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A Complete Budget Overhaul

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I’ve taken your recent notes to heart and did a complete overhaul of my budget.  I included line items for travel, clothing and gifts. But I did combine my grocery and entertainment line items as I feel that most of our entertainment revolves around meals and this just makes sense for how to manage it.

Hope's Summer 2019 Monthly Budget

DescriptionMonthly Budget
Total Personal$3,304
Savings$100
Rent$650
Groceries/Entertainment$800
Household (hygiene, cleaning, etc.)$10
Auto - Gas$120
Auto/Rent Insurance$250
Utilities (gas, electric, water, trash)$300
Life Insurance$23 (paid quarterly)
Buffer
Kids Activities$83
Gifts$83
Clothing$100
Travel$500
Auto - Maintenance/Fees$30
Debt Payments - minimum payments
Car Payment$400
Credit Card$62
Collections$0
Student Loans$100
Sub-Total$3,611
Sea Cadet & History Buff's Contribution($307)

Notes

Travel – this line item takes into consideration 3 annual trips to my parents in Texas for the time being and a couple of round trip flights per year for Gymnast to visit. It seems really high, but I believe it is realistic.

Clothing – this is high considering I am only really purchasing clothes for Princess and myself on a regular basis now. But I am going to need quite a few new clothes soon based on my weight loss. I’m holding out for now, but am preparing for it.

Gifts – I feel like $1000 annually is plenty to cover birthdays, Christmas and Easter. Those are really the only times I purchase gifts. There is a little bit of a buffer in there since I must ship things to Gymnast.

Groceries/Entertainment – since most of our entertainment involves eating it seems, I decided to combine these line items. I think this will go down quite a bit this summer and then this fall with the twins staying busier and then Sea Cadet leaving. It’s absolutely crazy to me that last August I had 4 kids at home and in just a few short months, I will be down to 2. Before I know it, it’s going to be just Princess and I.

Did I miss anything? Any thoughts or questions on this budget?

Thinking About the Future

At this point, History Buff is hoping to transfer to a 4 year school next January. He is hoping to pursue a degree in Construction Management. That is definitely subject to change, but right now that’s what he is thinking.

Gymnast is planning to complete his first year of high school in Illinois.

And Princess will be getting her Driver’s Permit this May and then driving in a year. Yikes!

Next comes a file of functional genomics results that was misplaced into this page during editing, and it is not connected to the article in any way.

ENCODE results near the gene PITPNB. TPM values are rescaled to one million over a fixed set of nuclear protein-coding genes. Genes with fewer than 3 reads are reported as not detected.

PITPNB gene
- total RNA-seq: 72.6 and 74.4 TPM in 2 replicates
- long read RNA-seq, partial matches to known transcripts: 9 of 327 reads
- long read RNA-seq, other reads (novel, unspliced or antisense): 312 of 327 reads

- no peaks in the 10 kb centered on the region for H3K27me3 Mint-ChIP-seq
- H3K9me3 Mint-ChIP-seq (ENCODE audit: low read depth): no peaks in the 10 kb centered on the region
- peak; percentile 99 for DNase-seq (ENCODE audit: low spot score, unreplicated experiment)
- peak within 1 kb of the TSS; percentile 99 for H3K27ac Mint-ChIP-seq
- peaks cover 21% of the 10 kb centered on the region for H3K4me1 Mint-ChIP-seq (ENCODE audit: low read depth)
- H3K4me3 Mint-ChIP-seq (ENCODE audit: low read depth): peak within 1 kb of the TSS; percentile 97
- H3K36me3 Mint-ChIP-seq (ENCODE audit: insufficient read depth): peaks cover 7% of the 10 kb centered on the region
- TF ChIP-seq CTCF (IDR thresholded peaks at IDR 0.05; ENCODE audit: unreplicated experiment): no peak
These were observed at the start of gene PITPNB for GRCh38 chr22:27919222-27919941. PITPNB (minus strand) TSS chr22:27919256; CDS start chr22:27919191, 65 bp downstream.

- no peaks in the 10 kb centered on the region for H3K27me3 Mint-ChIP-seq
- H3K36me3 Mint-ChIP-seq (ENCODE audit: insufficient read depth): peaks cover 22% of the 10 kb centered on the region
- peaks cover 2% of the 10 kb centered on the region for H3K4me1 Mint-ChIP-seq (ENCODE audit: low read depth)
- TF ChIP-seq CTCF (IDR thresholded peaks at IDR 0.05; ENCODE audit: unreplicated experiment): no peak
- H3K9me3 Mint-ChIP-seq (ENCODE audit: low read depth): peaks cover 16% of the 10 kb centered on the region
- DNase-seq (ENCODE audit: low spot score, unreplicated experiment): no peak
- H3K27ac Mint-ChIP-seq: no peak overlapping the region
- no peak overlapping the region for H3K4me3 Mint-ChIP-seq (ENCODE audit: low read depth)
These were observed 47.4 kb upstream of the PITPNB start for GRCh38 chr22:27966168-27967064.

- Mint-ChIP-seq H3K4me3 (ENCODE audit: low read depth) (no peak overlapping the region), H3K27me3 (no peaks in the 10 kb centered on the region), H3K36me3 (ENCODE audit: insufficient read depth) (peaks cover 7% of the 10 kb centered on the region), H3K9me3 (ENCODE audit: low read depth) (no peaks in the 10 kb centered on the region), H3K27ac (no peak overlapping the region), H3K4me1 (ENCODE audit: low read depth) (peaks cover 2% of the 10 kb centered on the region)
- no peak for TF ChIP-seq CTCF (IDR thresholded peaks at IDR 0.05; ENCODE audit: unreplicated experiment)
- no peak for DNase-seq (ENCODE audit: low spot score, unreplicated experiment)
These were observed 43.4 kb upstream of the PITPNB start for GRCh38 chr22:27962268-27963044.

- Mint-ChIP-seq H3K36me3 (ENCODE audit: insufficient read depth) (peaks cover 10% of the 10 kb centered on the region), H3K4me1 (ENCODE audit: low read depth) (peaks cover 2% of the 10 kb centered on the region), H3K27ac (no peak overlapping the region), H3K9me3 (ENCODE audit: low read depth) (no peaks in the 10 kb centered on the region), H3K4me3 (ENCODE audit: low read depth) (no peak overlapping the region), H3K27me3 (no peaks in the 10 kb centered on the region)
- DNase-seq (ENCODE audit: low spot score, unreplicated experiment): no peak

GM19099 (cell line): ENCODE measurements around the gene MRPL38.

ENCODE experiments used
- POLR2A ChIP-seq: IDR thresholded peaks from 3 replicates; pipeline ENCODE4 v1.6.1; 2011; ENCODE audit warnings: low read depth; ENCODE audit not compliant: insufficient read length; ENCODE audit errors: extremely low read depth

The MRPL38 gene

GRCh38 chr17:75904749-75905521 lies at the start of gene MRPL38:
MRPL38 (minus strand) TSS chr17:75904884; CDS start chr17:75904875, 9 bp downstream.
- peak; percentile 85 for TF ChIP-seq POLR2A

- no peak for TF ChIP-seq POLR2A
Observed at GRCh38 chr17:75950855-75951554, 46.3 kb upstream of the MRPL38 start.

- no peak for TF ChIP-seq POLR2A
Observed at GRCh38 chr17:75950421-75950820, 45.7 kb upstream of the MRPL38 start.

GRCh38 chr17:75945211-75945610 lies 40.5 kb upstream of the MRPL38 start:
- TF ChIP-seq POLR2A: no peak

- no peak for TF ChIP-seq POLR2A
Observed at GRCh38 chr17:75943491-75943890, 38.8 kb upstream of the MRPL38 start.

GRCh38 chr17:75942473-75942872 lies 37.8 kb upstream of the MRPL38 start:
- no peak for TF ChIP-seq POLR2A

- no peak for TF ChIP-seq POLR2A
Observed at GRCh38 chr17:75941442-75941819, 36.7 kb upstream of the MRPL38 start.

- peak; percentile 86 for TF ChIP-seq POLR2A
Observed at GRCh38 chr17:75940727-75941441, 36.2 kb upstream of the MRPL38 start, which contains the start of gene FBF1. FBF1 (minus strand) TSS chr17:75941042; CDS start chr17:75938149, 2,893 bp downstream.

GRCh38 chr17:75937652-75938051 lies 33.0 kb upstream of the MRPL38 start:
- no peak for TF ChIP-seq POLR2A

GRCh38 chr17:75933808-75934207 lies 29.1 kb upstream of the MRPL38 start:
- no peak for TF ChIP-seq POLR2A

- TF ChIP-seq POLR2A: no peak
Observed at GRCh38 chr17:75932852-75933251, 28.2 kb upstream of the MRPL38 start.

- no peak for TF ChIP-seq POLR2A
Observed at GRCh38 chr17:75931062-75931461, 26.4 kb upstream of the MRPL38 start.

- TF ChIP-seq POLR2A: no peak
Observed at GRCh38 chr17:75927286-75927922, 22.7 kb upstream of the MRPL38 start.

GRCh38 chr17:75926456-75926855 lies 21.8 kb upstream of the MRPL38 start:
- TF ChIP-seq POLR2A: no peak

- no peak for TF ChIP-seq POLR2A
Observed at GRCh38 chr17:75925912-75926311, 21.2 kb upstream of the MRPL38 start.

I will possibly be down to one child in less a year. Boy, how my budget will be different then.


Shopping for the Best Rates Online

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Managing your money is a priority when you want a nest egg for the future. You know you need to grow the money you save and invest now if you want to have any kind of financial security later.

However, growing your money can be a challenge when you do not know what the interest and yield rates are at your local and online financial institutions. You can shop for the best rates available for checking, retirement, and savings accounts by visiting the website today.

Minimum Balance to Open

Before you can make your money work for you, you first have to open some sort of account at a bank. Even a checking account has the ability to grow money once the interest in compounded on your balance. Having your money in a bank is more lucrative than keeping it in a security box at home.

However, many financial institutions require you to deposit a certain amount of money first before you can start using the available services. This minimum balance can range from $25 and higher depending on the bank. In rare instances, banks may not require any initial deposit to open the account

You can find out for sure how much money you need to pay in order to get the bank account open. Once you know this amount, you can either save it from your paycheck or transfer it from another account you have open. Once the account is open, you can then sign up for direct deposit if you prefer.

Yield Rates

Another piece of information you might want to learn about involves the yield rates on the accounts available to you. You want to know how much interest your money can earn and how often that interest will be compounded on the principle.

Some banks require retirement investors to keep their money in their accounts for 18 months to two years before the interest will be compounded on the initial deposit. Once that time limit has passed, the interest will be paid to the investor in his or her account. The investor then has the option of reinvesting or withdrawing the money without penalty.

You also may want to learn about penalties in case you do have to withdraw the money. You might have a financial emergency like a medical bill or car repair you need to pay for at some point. The only option you might have is to withdraw the money from your investments.

Some banks penalize investors at a rate of 40 percent for withdrawing money from their accounts before the yield term expires. Others do not impose any penalties depending on how much you have invested. You can learn this information for sure by visiting the website.

By knowing the interest and yield rates for available accounts, you can determine where to invest your money. Once your money is invested, it can start growing for you. You can use it as a financial safety net.